Synopses & Reviews
From an award-winning author comes a searing tale of three generations of women, Japanese and American, whose strained reunion in Kobe on the brink of World War II challenges the identity, spirit, and capacity for love of each of them.
When Etsuko Sone's sister dies in childbirth in Seattle's shabby Japantown, love for the precocious child catapults Etsuko back across the Pacific and into the austere samurai household of her mysterious mother, Chie -- a woman who rejected Etsuko at birth. The dubious reconciliation is for the sake of little Hanae, that she might learn her Fuji heritage and the Zen lessons of humility, dignity, self-discipline, and grace.
In Japan, Etsuko is the ultimate outsider: a returning emigrant in a land she left years before; a common woman thrust into a house of secrets and riches; a childless mother and a motherless daughter. As Etsuko and Hanae do their often quite comic best to adapt to life within Chie's samurai household, Japan is changing in dangerous ways. Worldwide economic strife strips Japan's people of food and clothing even as wartime preparations strip them of information and freedoms. Chie and Etsuko greet the mounting militarism with resistance, and when the imperial army cuts cruelly into Chinese Manchuria, accusations of treachery, of antipatriotism, begin to rain on the Fuji household. It is then that the women realize their separate independence is their common bond. It is then that Etsuko finds hidden strength to pursue meaning and beauty in a situation beyond her control.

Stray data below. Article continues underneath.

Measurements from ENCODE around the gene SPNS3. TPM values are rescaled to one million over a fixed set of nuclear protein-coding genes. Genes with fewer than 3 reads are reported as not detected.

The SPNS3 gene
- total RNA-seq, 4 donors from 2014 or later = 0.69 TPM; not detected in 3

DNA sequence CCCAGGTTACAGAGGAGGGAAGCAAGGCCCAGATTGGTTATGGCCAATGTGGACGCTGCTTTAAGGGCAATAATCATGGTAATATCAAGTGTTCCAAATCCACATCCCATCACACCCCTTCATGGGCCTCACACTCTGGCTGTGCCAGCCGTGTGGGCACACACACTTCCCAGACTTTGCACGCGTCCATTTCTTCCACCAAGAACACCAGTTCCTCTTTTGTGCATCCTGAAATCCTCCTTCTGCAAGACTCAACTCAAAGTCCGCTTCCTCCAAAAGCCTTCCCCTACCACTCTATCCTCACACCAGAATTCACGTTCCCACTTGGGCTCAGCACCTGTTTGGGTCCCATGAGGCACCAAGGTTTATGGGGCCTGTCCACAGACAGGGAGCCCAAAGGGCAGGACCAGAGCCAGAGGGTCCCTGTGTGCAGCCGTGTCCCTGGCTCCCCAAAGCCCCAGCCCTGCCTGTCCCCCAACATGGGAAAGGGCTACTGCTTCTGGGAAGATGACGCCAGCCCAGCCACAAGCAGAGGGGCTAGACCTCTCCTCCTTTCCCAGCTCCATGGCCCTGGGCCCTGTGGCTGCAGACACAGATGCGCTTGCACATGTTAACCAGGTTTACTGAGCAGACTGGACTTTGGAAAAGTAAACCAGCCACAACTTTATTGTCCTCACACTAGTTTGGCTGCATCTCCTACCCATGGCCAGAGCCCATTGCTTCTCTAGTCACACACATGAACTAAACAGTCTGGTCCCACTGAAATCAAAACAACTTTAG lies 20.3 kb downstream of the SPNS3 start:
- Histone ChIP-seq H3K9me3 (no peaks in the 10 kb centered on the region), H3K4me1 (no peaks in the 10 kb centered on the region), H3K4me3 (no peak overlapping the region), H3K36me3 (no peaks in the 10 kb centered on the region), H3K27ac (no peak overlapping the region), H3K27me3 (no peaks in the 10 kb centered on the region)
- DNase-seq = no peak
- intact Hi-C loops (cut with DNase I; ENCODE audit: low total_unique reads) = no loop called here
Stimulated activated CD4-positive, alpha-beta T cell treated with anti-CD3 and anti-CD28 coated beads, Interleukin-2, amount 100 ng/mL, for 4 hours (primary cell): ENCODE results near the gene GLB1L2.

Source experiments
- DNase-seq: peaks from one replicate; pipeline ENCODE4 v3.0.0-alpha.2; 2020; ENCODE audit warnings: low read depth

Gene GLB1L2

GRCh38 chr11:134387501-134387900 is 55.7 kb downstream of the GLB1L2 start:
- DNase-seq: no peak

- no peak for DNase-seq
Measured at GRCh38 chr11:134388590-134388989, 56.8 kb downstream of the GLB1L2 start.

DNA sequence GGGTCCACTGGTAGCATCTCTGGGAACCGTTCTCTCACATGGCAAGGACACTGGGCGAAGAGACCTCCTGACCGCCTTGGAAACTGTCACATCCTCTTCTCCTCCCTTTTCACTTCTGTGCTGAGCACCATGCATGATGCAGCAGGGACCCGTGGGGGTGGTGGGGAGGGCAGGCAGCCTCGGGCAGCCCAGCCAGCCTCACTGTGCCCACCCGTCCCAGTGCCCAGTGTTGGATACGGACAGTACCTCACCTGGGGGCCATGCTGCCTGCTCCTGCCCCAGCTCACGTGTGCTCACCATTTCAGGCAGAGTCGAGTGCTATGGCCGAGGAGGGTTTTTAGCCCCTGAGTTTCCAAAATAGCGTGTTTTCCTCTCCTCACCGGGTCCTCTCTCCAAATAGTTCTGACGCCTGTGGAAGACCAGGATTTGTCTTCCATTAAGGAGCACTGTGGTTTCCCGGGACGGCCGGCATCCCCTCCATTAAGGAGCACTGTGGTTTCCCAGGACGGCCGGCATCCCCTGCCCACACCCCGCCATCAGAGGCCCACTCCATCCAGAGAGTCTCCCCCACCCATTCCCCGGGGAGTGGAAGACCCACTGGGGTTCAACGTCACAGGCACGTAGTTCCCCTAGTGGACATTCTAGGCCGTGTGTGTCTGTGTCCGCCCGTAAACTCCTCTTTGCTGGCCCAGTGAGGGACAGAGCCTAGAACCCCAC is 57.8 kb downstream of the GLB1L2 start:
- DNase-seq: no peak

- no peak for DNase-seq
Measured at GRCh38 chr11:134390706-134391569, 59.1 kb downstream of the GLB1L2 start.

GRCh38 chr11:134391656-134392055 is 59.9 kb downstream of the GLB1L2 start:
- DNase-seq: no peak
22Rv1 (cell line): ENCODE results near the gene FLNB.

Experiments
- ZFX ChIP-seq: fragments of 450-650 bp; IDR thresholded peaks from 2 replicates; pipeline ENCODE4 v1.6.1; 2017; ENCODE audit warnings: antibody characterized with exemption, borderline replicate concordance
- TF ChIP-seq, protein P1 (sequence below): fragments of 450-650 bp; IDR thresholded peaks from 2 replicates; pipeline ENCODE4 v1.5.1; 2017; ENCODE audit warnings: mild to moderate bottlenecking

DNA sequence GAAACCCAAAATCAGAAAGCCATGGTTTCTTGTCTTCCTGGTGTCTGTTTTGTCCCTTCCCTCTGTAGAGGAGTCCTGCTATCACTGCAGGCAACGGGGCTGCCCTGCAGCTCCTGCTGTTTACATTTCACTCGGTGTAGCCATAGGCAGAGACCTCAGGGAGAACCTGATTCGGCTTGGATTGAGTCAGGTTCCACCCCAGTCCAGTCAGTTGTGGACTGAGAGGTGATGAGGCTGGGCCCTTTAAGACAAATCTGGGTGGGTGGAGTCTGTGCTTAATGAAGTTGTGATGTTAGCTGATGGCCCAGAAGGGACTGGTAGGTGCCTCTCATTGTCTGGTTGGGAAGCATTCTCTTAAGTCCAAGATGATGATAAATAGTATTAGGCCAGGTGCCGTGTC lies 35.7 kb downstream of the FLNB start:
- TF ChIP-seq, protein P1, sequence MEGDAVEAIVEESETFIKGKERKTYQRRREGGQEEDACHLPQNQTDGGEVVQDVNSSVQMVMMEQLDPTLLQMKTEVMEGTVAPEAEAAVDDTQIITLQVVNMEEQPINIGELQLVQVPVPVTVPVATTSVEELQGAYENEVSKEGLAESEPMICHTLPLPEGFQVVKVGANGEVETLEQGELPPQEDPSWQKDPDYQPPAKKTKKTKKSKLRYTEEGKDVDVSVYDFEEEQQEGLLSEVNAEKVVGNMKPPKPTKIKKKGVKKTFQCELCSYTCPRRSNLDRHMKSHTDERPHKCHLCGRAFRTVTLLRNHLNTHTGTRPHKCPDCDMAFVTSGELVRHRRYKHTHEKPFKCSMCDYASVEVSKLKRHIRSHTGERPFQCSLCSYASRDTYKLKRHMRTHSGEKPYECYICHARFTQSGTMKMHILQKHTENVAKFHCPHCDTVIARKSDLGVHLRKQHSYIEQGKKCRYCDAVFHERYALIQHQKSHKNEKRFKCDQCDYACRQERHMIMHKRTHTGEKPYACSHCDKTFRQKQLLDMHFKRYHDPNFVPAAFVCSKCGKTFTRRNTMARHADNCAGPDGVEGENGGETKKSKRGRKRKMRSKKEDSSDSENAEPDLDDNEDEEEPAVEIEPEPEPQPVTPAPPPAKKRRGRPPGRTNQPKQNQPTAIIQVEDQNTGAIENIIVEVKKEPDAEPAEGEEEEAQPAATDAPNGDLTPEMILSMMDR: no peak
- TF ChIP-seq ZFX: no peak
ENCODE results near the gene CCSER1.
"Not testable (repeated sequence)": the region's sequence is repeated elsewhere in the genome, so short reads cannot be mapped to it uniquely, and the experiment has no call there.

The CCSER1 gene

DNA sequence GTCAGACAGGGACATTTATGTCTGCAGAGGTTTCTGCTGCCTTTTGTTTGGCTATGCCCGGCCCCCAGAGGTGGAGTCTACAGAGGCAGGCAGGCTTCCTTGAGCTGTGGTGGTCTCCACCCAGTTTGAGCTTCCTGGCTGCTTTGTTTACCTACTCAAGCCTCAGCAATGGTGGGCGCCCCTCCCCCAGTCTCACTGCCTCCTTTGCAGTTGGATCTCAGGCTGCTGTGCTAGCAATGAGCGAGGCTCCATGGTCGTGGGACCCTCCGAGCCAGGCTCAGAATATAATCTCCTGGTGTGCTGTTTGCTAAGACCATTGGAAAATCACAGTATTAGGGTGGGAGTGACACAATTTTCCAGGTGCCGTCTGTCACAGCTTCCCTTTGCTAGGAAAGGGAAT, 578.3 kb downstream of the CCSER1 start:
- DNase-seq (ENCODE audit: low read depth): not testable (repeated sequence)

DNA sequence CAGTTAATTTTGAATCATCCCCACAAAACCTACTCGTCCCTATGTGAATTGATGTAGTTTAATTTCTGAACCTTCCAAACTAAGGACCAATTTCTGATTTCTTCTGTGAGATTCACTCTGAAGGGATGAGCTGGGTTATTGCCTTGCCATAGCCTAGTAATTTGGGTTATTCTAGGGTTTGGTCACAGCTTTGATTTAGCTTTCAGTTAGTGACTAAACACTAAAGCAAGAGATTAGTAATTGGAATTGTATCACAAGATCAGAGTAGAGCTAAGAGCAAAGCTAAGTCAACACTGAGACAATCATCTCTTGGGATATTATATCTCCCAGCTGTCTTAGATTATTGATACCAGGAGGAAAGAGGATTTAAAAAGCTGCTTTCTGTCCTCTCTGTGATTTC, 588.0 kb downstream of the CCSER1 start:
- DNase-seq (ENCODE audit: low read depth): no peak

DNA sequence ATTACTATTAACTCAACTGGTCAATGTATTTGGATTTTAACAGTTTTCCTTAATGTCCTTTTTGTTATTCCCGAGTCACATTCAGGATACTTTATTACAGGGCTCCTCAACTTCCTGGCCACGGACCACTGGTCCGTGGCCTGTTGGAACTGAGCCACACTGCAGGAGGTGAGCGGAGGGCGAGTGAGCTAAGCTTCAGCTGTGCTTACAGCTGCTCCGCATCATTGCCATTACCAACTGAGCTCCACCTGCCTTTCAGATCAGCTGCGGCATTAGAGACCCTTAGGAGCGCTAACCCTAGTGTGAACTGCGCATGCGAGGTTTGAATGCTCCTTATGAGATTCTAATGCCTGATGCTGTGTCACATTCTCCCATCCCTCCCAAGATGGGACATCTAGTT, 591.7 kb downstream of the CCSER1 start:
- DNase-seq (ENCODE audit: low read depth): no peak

Told with a social scientist's feel for cultural, historical, and familial confusions and a poet's ear and eye, The Strangeness of Beauty is a triumphant love story, a celebration of the capacity for transcendence that exists in every one of us.
About the Author
Lydia Minatoya's memoir, Talking to High Monks in the Snow, won numerous awards, including the PEN American Center's Jerard Fund Award for an emerging woman author, the Pacific Northwest Booksellers' Award, and notable-book citations from the American Library Association and the New York Public Library. Minatoya was born in Albany, New York. After earning a doctorate in counseling and psychology from the University of Maryland, she spent two years teaching at universities in Japan and China. She now lives in Seattle with her husband and two young children, This is her first novel.